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The art of disruption: driving innovation in healthcare

Blog By Duncan Khoury – 28 May 2021

Disruption lies at the heart of any innovation. 

Take companies like Facebook, Amazon, Apple and Netflix. They all began with someone changing the way they think and challenging the status quo. By looking at things from a different perspective and removing limits to their thinking, their founders have done more than just disrupted entire industries. 

They’ve actively created new ones.

So when it comes to healthcare, what is disruptive innovation and why does it matter? And how, exactly, do you start to disrupt the status quo and make innovation happen?

Here are our recommendations.

What is disruptive innovation?

“If you want something new, you have to stop doing something old.” – Peter F. Drucker

First coined by Harvard Business School Professor Clayton Christensen, the term ‘disruptive innovation’ means a change that transforms an existing product, service or process. 

This change starts with the way we think. It requires breaking through our existing limits on ideas. And, as a result, it can transform the way we live, the way we work, or both.

Disruption: essential to survival

Not every organisation can – or wants to – be the next Google or Uber. So is disruption necessary? Or is it a practice best left to start-ups?

When it comes to healthcare, we see disruptive innovation as essential. Scientific advances, technological improvements and shifting patient demographics create an environment of constant change. Without disruption, healthcare systems and organisations not only get left behind, but community health and wellbeing also potentially suffers. 

The COVID-19 pandemic highlighted the importance of disruptive innovation. As the pandemic spread, healthcare systems globally scrambled to manage patient care, implement contact tracing and attempt to limit the spread. 

Countries with the resources to prioritise and quickly embrace digital healthcare advances could better track developments and manage impacts. Meanwhile, other – less fortunate – nations struggled, with serious consequences.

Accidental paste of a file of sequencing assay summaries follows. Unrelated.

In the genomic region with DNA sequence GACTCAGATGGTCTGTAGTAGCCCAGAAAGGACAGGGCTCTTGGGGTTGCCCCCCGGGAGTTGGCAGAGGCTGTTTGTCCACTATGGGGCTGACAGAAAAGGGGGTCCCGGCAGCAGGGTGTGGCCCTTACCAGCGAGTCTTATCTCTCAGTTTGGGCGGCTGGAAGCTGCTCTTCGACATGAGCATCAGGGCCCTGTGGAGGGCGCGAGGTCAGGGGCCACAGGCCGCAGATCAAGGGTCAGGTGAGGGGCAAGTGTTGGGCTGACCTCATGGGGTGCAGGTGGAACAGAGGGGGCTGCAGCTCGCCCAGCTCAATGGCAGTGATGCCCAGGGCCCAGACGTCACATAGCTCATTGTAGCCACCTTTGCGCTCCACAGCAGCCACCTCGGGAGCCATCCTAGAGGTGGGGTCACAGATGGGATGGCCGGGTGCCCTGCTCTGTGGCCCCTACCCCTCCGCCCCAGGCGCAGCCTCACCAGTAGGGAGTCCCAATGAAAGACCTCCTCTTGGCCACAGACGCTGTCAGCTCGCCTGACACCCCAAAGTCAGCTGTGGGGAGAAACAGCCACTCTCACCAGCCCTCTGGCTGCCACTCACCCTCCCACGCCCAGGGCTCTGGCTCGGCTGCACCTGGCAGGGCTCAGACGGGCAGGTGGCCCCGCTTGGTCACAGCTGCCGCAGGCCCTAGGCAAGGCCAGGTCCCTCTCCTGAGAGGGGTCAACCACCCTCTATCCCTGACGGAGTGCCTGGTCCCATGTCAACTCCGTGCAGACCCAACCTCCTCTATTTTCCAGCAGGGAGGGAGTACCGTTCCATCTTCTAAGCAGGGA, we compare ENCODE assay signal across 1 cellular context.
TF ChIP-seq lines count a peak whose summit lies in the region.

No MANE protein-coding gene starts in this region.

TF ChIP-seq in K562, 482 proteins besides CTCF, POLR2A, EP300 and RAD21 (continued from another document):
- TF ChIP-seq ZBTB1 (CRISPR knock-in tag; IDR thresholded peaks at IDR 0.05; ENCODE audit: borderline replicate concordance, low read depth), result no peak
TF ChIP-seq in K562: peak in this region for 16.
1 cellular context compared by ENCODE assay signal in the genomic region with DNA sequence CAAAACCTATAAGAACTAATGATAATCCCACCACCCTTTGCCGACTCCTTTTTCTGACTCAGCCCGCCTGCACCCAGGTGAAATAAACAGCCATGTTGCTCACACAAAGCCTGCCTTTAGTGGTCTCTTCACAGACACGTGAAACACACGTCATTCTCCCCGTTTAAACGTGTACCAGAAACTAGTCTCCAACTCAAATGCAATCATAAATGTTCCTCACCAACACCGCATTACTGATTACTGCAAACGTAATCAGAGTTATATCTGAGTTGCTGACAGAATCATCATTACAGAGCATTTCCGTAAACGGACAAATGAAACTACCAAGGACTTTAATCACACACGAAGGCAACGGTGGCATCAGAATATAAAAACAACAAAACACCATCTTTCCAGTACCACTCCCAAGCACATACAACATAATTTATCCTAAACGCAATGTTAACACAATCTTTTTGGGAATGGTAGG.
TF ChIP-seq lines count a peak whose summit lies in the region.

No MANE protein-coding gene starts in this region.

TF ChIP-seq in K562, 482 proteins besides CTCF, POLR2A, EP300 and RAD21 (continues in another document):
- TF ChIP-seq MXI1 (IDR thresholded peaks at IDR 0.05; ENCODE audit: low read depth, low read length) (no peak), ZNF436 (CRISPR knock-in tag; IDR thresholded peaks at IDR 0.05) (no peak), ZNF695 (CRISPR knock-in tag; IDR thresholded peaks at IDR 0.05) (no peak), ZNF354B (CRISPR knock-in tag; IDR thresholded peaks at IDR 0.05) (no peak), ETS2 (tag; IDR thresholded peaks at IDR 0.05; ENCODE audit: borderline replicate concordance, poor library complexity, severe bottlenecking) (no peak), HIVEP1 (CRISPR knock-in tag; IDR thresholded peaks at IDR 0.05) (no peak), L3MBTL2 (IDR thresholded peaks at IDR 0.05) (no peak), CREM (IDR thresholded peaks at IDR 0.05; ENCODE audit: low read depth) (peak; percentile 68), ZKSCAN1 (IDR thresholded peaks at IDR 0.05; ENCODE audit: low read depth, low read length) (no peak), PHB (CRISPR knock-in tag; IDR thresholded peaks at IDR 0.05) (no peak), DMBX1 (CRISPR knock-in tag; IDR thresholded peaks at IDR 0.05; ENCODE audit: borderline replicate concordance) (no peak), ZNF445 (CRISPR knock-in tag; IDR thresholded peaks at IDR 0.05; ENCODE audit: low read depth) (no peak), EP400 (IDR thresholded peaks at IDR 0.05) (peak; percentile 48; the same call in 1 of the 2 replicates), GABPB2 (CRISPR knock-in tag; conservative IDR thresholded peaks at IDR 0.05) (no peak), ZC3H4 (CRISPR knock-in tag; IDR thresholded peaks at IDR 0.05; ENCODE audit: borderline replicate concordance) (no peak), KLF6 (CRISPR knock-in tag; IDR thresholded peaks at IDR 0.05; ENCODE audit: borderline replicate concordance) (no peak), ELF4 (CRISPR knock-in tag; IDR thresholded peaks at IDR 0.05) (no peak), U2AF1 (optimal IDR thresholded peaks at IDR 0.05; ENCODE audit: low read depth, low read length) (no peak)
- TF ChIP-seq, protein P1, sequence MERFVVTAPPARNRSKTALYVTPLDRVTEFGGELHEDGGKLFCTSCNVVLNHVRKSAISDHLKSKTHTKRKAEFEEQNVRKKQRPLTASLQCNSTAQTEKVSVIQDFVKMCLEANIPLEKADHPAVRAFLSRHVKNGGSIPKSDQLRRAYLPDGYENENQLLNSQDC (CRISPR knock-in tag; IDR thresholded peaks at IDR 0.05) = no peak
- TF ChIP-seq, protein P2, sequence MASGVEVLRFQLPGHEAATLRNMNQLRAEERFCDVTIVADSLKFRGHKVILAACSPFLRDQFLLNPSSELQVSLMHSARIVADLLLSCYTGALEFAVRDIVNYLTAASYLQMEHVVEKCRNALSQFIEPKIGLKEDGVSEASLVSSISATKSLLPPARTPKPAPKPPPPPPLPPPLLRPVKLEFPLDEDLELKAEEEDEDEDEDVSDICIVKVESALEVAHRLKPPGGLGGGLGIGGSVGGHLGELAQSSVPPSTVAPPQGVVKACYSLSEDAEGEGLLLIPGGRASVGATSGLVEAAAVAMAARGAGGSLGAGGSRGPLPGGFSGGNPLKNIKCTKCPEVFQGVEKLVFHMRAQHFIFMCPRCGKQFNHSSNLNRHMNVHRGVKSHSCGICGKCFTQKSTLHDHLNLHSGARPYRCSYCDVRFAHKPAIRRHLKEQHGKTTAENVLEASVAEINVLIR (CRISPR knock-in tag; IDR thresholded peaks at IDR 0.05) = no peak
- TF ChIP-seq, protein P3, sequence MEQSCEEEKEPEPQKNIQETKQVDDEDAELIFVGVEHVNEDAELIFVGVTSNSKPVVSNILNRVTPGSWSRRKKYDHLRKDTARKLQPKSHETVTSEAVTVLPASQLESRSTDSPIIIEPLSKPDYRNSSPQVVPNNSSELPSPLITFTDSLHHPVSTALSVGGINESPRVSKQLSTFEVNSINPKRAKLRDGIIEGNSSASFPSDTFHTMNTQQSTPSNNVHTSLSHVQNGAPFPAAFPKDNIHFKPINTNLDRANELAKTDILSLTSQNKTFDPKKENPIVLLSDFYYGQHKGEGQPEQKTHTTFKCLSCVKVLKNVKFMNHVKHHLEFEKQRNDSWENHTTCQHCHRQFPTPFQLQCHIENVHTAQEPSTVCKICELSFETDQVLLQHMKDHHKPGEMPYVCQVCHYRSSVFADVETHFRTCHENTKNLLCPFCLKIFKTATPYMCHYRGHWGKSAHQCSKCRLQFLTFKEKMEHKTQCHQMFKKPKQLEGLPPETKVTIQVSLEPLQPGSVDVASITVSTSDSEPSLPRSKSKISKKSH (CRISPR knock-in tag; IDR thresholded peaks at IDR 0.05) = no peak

When is the right time for disruptive innovation? 

For healthcare organisations looking to innovate, identifying the right time can be a challenge. Should they carefully plan and consider innovation? Or should they take a leap of faith and just act before the opportunity escapes?

The right time for your organisation will depend on the type of change you want to make, and what’s driving it. Here are a few scenarios that are ripe for disruptive innovation:

  • During a crisis: over the past year, the COVID-19 pandemic has presented unique opportunities for healthcare organisations to introduce new practices and adapt to changing circumstances. 
  • An imbalance in the industry: a limited number of key players in a sector can lead to innovation being stifled. Larger organisations tend to continue with proven practices, often facing little to no competition, which gives organisations with new ideas an opportunity to create change. 
  • Out-of-date technology: sectors that use old technology are particularly ripe for disruption. Old processes can create roadblocks for both staff and customers, creating a need for new products or services and the appetite to embrace them. 
  • Patients are ready: if there’s a gap between what patients need (or are demanding, according to your research) and what you offer, they’ll likely embrace innovations quickly. 

Examples of disruptive innovation in healthcare